GC: At what point did you realize you may not be exclusively heterosexual?
JB: When I first came to Hollywood at 17. I was hit on many times when I lived on the street and my first manager, who I worked with for a brief time, was gay. He lived in Bel-Air. There were gay books all around his lavish house, where I was living briefly. I found them arousing. Friends of his were always coming over. Some very well-known too. Then when I started getting busy in the business I was always around gay guys. I, like most guys, experimented and never thought much about it.
GC: At what point in your life did you begin to ‘come out’ to your family, children, friends, and professionally?
JB: Well, I really didn’t, because my family and friends wouldn’t take it so easily. I’ve had relations on the road both here and abroad and I chose to keep that part of my life to myself. I’m very private about my sexual activity. I’ve never mentioned recognizable names to the closest of friends and prefer it that way.
GC: Did you experience much anti-LGBT sentiment in your chosen profession?
JB: Of course. Half of my career was in country music! The hypocrisy of the macho good-ole-boy mentally of country music is that a few traditional country stars had gay relationships going on while at the same time trashing the LGBT movement. It was a farce…a sad one, really.
GC: Were you aware of ‘closeted’ musicians, who would later or who have never truly come out as queer?
JB: Absolutely, but no names
GC: There is a terrific documentary titled Invisible: Gay Women in Southern Music that showcases the many lesbians who have written numerous Country hits. Needless to say, it wasn’t an easy road for them, most of who would rather perform their own work, but were urged to stay closeted and/or behind the scenes. What are your thoughts about what queer songwriters bring to the music business?
JB: I don’t really know but judging from what I saw around me in Nashville in the 1970s. I can tell you that I understood their reluctance to come out, especially in Nashville.
GC: At this point, there are many openly queer artists, most of whom came out when their career once they were already established. Why is it if openly queer artists – with very few exceptions – fail to raise to the heights of fame, but rather enjoy modest or limited success?
JB: Many gay artists have risen to heights. Maybe not so much until the mid 1980s. It seems everything in the business up untill then took place in secret as in the movie community. Just my opinion.
GC: You’ve been covered in the musical press, which was – sometimes still is – notoriously anti-gay and misogynist. Talk about some of the highs and lows once that interview, profile, or review reaches the public.
JB: I would only say that it must be terribly hurtful to suddenly be thrust into that public arena where being gay is looked upon as a sick affliction of sorts by narrow minded, judgmental people. I grew up with it. The Irish side of my family could be just as racist and bigoted as anything going on below the Mason-Dixon line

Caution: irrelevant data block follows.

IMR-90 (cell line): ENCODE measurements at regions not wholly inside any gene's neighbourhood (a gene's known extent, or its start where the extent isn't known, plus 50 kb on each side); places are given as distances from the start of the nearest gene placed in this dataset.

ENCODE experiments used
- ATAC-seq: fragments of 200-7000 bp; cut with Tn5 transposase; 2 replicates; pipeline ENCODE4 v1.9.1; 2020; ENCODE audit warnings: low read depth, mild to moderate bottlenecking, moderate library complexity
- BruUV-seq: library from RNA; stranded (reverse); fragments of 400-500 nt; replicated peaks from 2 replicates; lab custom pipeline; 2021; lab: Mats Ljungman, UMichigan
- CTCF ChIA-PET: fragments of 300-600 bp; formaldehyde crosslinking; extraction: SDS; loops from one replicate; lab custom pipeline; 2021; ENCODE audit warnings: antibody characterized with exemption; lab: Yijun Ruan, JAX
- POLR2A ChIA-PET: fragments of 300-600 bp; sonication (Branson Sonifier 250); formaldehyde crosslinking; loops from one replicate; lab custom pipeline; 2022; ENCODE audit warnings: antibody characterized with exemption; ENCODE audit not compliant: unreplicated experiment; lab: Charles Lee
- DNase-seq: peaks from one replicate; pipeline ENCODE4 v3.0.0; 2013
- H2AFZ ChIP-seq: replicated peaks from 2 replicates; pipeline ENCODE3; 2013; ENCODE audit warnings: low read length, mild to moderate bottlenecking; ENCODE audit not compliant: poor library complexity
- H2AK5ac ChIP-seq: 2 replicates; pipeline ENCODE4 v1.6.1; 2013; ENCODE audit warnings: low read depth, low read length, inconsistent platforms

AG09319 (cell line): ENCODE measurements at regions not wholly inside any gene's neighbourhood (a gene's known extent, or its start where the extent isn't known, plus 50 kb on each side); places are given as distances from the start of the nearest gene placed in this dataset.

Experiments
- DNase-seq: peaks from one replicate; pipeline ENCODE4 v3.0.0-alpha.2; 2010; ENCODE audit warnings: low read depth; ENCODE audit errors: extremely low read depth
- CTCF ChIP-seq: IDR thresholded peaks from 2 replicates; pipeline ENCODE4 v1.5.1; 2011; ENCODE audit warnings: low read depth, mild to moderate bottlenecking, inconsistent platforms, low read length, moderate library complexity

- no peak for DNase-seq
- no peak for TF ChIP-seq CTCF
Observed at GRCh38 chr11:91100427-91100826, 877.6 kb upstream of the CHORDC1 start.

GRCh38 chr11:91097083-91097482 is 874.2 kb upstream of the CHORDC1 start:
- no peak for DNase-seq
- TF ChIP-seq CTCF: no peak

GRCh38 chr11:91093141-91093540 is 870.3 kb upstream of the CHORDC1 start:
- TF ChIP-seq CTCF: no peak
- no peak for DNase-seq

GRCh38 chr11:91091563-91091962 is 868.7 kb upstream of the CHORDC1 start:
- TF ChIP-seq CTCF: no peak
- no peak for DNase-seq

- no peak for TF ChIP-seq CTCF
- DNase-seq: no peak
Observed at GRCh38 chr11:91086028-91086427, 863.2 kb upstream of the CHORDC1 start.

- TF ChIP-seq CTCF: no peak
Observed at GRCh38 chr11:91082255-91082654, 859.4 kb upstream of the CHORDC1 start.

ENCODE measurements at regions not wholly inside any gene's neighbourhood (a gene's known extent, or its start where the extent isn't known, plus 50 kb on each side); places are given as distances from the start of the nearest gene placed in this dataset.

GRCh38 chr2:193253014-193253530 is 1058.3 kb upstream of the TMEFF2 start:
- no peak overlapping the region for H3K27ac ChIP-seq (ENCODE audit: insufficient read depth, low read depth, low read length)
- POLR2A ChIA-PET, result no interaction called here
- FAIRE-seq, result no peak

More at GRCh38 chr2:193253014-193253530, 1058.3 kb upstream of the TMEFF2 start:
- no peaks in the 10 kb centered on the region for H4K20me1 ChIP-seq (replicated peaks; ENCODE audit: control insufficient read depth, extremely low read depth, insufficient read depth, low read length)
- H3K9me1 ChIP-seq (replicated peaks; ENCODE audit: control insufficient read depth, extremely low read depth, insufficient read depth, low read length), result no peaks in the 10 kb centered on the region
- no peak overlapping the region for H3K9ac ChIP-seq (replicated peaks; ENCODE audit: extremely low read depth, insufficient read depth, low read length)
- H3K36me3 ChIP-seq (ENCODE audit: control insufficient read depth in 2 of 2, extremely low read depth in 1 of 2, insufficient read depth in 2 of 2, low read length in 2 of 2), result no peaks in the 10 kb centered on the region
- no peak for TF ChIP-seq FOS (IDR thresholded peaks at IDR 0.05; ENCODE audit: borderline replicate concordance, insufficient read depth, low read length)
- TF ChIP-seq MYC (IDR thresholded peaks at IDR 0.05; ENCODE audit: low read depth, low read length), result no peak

GC: When did you decide to write your memoir and talk about the reasons to do so?
JB: I wanted to leave behind something for my children and grandchildren. I wanted them to see the journey I made as it really was. Not the theatrics or the stereotype images we read about or see in videos, but the real journey – flaws, as well as the rewards.
GC: Best Seat in the House is a terrific read – so full of fascinating stories. Talk about your writing process and what point you decided this would be the first installment?
JB: Well, there was a lot of ground to cover so I stopped at the point where Rick and the band go down in the plane crash. I would have been on that plane because two weeks later I was coming back to work for him. It was an appropriate place to stop and take stock. The second book takes off from there.
GC: How did you remember so much from decades ago?
JB: I have saved photos and press clippings and Google to go to – plus a great memory. Ha-ha!
GC: How did readers, critics, and your fellow performers response to Best Seat in the House?
JB: Overwhelming positive response. 5 out of 5 stars on Amazon. I was shocked!
GHC: Tell us about your second book: Pass the Guitar and I’ll Tell You a Story.
JB: It takes off from here “Best Seat” leaves off. More touring, recording and peronal adventures and of course cool photos.
GC: Talk about your new music and where we can listen to it?
JB: Sound cloud, YouTube, Amazon Music – the usual places
GC: You’ve just recently moved to Sonoma County. Talk about establishing yourself in a new area, thankfully one with a lively live music scene.
Well, I used to live in Yountville in the late 1990’s. My mom and dad loved Napa and they are buried there. My kids live close by. It’s a little early to comment on the music scene but I have my studio up and running, where I play on recordings for artists as far away as Norway. When home I like to play instrumental classical guitar at local wineries, bistros, and intimate events.
GC: Where can we see you perform?
Here and there locally. Just need to keep an eye peeled. I’ll be touring again in March, this time with the Ronstadt Revue, a great, great show. Check them out on Facebook.
What are you working on right now?
I’m producing 2 Bay Area artists. That keeps me plenty busy!